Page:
Both in my capacities as entrepreneur and as representative of the European business community in Cambodia I reiterate my attachment to European values and engagement to support Cambodia improve its human rights records.
In this regard, jointly with human rights advocates and European Chamber of Commerce (EuroCham) members, I want to voice once more my deepest concerns in respect to the process to withdraw preferences offered to Cambodia under the Everything But Arms (EBA) scheme.
Trade preference is granted to the country as a whole not to individual operators, and suspension should be employed the same way.
The use of trade as leverage to restore human rights raises an ethical question as to whether a negative impact on businesses, workers and their families who are not responsible for the situation leading to the adoption of sanctions is a legitimate means to pursue foreign policy objectives.
Many entrepreneurs like myself, locals and foreigners, have contributed to the progress of human rights by further enhancing economic growth and socio-economic development for people here in Cambodia.
Together we share growing concerns over hard-won gains that could be imperilled, and the condition of the Cambodian people worsened by depriving poor people of jobs and endangering their livelihoods.
A withdrawal of EBA could produce results that run counter to other rights, like the protection of vulnerable groups of people and the promotion of basic human rights embedded in the UN Charter and human rights treaties.
In terms of identities and perceptions, a withdrawal of EBA unnecessarily increases the confusion as to the notion of “human rights” in Asia where there is a need for universal values to be entrenched.
Deepening human suffering comes from the manner in which actors pursue their objectives.
A disregard for impoverished communities is understandably perceived as a worrying feature.
Economic sanctions challenge the basic sense of right and wrong and create ambiguity about human rights.
As seen in the local newspapers, a Cambodian analyst stated: “Those who are happy to see sanctions should be ashamed. They can be protagonists of human rights, they are in fact the enemy of humanity.”
Seen as harmful and unjust by affecting ordinary citizens, and driving innocents into poverty, I join openly the ones that demand a refrain from using such measures for human rights, unless the EU can provide sufficient, consistent and coherent guarantees for the protection of the political, economic, social and cultural rights of affected communities.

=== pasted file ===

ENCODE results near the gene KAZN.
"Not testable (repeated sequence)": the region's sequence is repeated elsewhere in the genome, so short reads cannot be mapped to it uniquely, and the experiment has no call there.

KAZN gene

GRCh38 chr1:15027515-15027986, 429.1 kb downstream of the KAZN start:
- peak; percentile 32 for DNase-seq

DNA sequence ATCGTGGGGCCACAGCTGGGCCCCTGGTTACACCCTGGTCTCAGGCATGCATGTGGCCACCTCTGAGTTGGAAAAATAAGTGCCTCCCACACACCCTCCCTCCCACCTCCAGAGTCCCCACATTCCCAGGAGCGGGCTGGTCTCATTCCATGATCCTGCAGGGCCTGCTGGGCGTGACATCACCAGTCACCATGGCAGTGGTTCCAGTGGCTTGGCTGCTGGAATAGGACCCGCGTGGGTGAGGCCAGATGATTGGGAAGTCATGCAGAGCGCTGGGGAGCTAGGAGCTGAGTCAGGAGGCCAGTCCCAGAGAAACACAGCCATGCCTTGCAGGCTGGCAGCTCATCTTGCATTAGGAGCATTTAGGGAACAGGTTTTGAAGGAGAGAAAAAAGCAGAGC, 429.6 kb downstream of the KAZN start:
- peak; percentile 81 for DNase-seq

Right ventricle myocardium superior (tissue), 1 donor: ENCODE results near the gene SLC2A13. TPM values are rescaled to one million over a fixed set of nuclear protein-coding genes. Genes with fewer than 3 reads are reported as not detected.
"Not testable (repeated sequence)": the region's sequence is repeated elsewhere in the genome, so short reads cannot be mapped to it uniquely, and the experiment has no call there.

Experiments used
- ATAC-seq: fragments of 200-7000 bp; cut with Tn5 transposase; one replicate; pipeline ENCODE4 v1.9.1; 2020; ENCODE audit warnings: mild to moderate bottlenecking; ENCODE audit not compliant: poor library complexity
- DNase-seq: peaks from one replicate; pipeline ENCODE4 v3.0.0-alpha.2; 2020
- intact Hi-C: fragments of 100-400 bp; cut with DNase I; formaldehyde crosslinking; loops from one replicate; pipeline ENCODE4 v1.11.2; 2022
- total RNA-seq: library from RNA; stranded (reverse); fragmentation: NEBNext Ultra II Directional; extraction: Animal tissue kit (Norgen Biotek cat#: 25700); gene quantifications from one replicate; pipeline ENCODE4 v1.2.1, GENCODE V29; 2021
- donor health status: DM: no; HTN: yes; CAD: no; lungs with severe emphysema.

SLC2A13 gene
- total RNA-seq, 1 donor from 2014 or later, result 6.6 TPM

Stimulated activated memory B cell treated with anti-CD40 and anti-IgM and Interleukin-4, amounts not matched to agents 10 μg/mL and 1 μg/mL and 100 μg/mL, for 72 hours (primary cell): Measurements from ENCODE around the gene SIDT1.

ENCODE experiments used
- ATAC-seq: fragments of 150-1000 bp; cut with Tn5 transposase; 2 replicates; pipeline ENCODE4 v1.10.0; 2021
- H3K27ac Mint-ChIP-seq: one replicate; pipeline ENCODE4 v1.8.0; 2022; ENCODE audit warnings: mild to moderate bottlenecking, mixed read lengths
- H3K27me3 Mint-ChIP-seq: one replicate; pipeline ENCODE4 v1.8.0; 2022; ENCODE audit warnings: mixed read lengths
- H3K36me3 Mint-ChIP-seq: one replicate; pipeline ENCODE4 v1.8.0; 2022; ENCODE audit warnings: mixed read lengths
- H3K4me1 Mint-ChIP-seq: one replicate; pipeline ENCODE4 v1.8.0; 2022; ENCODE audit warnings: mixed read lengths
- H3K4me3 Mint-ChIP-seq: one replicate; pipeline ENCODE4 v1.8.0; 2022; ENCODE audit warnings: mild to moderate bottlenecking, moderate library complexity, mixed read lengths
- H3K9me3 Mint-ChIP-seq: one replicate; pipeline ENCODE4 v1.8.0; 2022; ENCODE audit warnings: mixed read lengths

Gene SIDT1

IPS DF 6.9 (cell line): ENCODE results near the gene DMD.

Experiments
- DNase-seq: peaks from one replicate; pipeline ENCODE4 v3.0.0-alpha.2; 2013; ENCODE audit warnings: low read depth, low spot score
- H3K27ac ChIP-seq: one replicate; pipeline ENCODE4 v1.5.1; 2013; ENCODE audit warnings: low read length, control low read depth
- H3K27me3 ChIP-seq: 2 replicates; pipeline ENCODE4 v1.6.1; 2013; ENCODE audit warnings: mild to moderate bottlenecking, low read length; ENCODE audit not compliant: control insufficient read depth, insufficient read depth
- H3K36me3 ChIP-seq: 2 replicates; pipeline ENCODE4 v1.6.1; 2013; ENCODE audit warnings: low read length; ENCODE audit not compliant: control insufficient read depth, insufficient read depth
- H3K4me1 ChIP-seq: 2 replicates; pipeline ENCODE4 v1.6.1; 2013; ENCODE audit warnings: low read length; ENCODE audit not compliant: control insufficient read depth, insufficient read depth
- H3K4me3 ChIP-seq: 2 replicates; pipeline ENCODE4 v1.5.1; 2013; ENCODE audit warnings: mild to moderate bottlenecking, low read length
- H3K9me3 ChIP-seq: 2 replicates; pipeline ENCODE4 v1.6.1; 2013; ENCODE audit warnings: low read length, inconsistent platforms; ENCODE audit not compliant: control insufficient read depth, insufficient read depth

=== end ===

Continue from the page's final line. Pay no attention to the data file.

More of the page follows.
Shouldn’t economic sanctions be proportional and only used in the most extreme cases?
Researchers have estimated the probability of success of such measures by analysing data from past cases.
In general terms, all international sanctions combined, scholars demonstrate a low probability of success in reaching their goals: five, 22 or 30 per cent.
A high probability of failure: between 65-95 per cent of the time.
Looking at the nature of sanctions, as of today, withdrawals of the US GSP scheme and EBA have not recorded a single case of compliance.
When reinstatements have occurred, they have not been driven by the target’s compliance.The probability of success is reduced to zero.
Looking at the goal of sanctions, in this case the restoration of a democratic environment, sanctions designed for this purpose are significantly associated with higher levels of democracy.
They rarely manage to instantly create liberal democracies, but more commonly some form of electoral authoritarianism, increasing prospects for future democratisation.
However, authors warn “these findings should not be taken as evidence to justify all types of sanctions in all contexts […] There are several examples of highly unsuccessful democratic sanctions in the past”.
In general terms, international sanctions have a counterproductive effect on democracy.
There may be an increase of repression in an effort to stabilise the regime and they can create incentives for the leadership to restrict political liberties and consolidate power.
In addition, target elites might respond by changing their priorities to military spending in order to enhance their coercive capacity.
I urge the EU to carry out an impact assessment of any trade measures to be taken in response to human rights violations and balance any negative impact on the local population and affected workers against its possible effectiveness in Cambodia.
As human rights are the stated primary objective of the process of withdrawal of EBA, coherence and synergy within the EU institutions to negotiate with stakeholders in Cambodia should take place effectively.
There is a need to shift away from a focus on trade to a focus on benefits and achievements in human rights.